My 3 month old baby throws up after every feeding
Vomiting (0-12 Months)
Is this your child's symptom?
- Vomiting (throwing up) stomach contents
- Other names for vomiting are puking, barfing and heaving
Causes of Vomiting
- Viral Gastritis. Stomach infection from a stomach virus is the most common cause. Also called stomach flu. A common cause is the Rotavirus. The illness starts with vomiting. Watery loose stools may follow within 12-24 hours.
- Food Allergy. Vomiting can be the only symptom of a food reaction. The vomiting comes on quickly after eating the food. Uncommon in infants, but main foods are eggs and peanut butter.
- Coughing. Hard coughing can also cause your child to throw up. This is more common in children with reflux.
- Serious Causes. Vomiting alone should stop within about 24 hours. If it lasts over 24 hours, you must think about more serious causes. An example is a kidney infection. A serious cause in young babies is pyloric stenosis. See below for more on this.
Pyloric Stenosis (Serious Cause)
- The most common cause of true vomiting in young babies.
- Onset of vomiting is age 2 weeks to 2 months
- Vomiting is forceful. It becomes projectile and shoots out.
- Right after vomiting, the baby is hungry and wants to feed. ("hungry vomiter")
- Cause: The pylorus is the channel between the stomach and the gut. In these babies, it becomes narrow and tight.
- Risk: Weight loss or dehydration
- Treatment: Cured by surgery.
- Mild: 1 - 2 times/day
- Moderate: 3 - 7 times/day
- Severe: Vomits everything, nearly everything or 8 or more times/day
- Severity relates even more to how long the vomiting goes on for. At the start of the illness, it's common for a child to vomit everything. This can last for 3 or 4 hours. Children then often become stable and change to mild vomiting.
- The main risk of vomiting is dehydration. Dehydration means the body has lost too much fluid.
- The younger the child, the greater the risk for dehydration.
Dehydration: How to Tell
- The main risk of vomiting is dehydration. Dehydration means the body has lost too much water.
- Vomiting with watery diarrhea is the most common cause of dehydration.
- Dehydration is a reason to see a doctor right away.
- Your child may have dehydration if not drinking much fluid and:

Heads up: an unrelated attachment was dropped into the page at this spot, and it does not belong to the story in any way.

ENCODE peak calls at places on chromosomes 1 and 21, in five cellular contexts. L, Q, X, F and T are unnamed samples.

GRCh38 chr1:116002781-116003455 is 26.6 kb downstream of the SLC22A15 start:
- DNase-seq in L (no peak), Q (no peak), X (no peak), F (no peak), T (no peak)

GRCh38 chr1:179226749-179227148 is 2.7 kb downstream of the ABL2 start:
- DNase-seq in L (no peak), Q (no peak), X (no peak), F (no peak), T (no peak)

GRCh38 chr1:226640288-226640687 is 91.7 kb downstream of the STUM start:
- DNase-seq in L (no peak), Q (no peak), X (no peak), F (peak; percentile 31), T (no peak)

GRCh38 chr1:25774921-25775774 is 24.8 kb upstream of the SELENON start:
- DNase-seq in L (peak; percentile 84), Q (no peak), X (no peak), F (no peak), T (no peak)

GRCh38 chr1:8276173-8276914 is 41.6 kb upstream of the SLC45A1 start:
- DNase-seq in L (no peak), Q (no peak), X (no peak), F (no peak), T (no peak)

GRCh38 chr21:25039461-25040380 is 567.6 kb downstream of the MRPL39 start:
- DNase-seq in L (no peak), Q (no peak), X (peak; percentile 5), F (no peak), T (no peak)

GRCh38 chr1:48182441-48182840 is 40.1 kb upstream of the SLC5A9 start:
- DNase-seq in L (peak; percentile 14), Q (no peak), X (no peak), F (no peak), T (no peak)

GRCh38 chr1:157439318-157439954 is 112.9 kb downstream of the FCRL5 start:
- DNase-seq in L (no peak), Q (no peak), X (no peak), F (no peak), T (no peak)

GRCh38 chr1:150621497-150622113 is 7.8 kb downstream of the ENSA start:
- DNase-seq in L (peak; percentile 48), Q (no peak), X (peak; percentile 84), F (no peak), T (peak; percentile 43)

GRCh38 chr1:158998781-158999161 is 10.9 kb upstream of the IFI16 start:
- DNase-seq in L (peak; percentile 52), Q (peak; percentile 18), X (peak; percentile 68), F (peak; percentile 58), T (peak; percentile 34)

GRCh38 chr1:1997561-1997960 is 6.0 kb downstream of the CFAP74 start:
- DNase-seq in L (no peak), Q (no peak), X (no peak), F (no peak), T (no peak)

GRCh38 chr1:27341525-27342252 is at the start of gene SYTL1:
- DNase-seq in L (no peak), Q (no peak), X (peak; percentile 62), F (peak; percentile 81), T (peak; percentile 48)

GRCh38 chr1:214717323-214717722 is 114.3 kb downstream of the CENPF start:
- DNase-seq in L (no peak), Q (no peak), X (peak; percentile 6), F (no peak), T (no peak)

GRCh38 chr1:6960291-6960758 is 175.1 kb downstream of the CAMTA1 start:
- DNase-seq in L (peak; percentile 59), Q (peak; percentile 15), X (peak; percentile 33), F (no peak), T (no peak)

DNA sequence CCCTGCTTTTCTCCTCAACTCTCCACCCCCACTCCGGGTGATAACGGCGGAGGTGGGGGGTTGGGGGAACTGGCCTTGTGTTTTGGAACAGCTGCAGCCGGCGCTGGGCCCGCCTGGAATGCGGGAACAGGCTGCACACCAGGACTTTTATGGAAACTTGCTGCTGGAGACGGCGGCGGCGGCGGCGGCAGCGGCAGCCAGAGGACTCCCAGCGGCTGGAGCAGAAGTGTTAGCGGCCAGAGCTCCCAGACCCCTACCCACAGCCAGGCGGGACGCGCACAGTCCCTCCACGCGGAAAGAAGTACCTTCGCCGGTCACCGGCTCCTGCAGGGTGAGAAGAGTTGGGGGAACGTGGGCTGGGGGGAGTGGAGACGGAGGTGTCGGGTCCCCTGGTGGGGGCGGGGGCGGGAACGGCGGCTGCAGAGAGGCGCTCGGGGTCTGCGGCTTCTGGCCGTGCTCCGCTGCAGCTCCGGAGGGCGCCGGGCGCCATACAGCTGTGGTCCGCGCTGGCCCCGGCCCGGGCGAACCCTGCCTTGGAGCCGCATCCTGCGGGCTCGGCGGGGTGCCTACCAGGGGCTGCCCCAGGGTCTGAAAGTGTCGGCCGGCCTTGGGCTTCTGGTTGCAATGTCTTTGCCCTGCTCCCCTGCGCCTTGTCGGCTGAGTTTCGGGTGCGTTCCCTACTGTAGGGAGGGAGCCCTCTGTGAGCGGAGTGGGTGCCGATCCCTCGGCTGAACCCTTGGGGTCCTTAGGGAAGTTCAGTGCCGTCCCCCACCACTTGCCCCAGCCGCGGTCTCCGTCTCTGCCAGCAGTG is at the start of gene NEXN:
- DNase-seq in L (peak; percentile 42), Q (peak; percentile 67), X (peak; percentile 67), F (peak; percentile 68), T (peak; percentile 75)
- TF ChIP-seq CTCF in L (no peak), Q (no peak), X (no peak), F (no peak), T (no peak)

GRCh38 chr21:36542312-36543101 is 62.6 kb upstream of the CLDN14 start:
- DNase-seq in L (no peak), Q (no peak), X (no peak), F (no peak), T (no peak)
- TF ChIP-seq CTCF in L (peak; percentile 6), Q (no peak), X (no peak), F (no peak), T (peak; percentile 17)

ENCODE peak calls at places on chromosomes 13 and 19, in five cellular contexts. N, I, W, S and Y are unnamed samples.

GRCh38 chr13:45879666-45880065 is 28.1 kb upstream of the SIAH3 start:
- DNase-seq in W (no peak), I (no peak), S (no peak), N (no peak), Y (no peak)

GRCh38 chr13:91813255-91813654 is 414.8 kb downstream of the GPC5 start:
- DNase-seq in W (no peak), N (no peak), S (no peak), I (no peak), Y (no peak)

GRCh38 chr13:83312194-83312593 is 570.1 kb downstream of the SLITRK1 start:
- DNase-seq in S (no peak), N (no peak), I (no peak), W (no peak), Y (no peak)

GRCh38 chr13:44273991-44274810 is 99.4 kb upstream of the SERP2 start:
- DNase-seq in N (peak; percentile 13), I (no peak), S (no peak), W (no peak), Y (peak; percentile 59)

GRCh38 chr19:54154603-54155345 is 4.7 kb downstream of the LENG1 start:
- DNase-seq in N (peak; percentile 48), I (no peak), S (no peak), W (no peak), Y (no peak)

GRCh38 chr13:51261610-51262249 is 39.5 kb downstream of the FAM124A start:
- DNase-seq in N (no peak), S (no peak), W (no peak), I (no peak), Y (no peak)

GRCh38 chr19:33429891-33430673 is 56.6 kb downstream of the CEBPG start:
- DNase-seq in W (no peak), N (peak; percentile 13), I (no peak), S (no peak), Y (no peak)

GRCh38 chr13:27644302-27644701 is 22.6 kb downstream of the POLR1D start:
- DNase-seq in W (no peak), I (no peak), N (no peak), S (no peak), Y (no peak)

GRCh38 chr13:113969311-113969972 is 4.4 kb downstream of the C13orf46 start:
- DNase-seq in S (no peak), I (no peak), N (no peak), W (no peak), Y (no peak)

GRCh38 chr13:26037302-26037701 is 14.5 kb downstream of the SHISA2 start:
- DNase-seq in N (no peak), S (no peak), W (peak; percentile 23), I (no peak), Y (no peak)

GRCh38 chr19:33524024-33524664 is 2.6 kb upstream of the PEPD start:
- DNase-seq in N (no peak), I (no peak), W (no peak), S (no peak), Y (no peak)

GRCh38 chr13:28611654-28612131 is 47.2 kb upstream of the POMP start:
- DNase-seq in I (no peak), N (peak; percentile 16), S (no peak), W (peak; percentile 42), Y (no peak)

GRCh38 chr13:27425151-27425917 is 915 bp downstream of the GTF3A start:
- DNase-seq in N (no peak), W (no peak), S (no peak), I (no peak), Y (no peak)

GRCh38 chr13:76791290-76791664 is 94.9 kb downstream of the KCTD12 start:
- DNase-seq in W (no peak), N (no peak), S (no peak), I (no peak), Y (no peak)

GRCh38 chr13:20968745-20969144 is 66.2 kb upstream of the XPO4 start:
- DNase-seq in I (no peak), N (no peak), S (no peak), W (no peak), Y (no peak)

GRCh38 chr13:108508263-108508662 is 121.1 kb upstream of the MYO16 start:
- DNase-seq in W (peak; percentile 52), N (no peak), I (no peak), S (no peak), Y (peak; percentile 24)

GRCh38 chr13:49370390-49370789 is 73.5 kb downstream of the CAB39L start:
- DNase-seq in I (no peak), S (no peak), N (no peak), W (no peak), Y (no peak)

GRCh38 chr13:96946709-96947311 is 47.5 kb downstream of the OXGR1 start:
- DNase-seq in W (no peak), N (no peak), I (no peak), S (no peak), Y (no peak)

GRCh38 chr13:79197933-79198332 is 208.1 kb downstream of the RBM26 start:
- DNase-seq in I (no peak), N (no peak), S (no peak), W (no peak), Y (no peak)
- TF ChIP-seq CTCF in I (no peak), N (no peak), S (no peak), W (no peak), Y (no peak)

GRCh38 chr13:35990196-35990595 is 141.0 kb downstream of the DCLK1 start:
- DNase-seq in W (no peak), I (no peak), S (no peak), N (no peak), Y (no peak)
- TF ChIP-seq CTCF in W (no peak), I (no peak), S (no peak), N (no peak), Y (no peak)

- The urine is dark yellow and has not passed any in over 8 hours.
- Inside of the mouth and tongue are very dry.
- No tears if your child cries.
- Slow blood refill test: Longer than 2 seconds. First, press on the thumbnail and make it pale. Then let go. Count the seconds it takes for the nail to turn pink again. Ask your doctor to teach you how to do this test.
When to Call for Vomiting (0-12 Months)
Call 911 Now
- Can't wake up
- Not moving
- You think your child has a life-threatening emergency
Call Doctor or Seek Care Now
- Dehydration suspected. No urine in over 8 hours, dark urine, very dry mouth and no tears.
- Stomach pain when not vomiting. Exception: stomach pain or crying just before vomiting is quite common.
- Age less than 12 weeks old with vomiting 2 or more times. Exception: normal spitting up.
- Vomited 3 or more times and also has diarrhea
- Severe vomiting (vomits everything) more than 8 hours while getting Pedialyte (or breastmilk)
- Head injury within the last 24 hours
- Weak immune system. Examples are sickle cell disease, HIV, cancer, organ transplant, taking oral steroids.
- Vomiting a prescription medicine
- Fever over 104° F (40° C)
- Fever in baby less than 12 weeks old. Caution: Do NOT give your baby any fever medicine before being seen.
- Your child looks or acts very sick
- You think your child needs to be seen, and the problem is urgent
Contact Doctor Within 24 Hours
- All other infants (age less than 1 year) with vomiting. See Care Advice while waiting to discuss with doctor.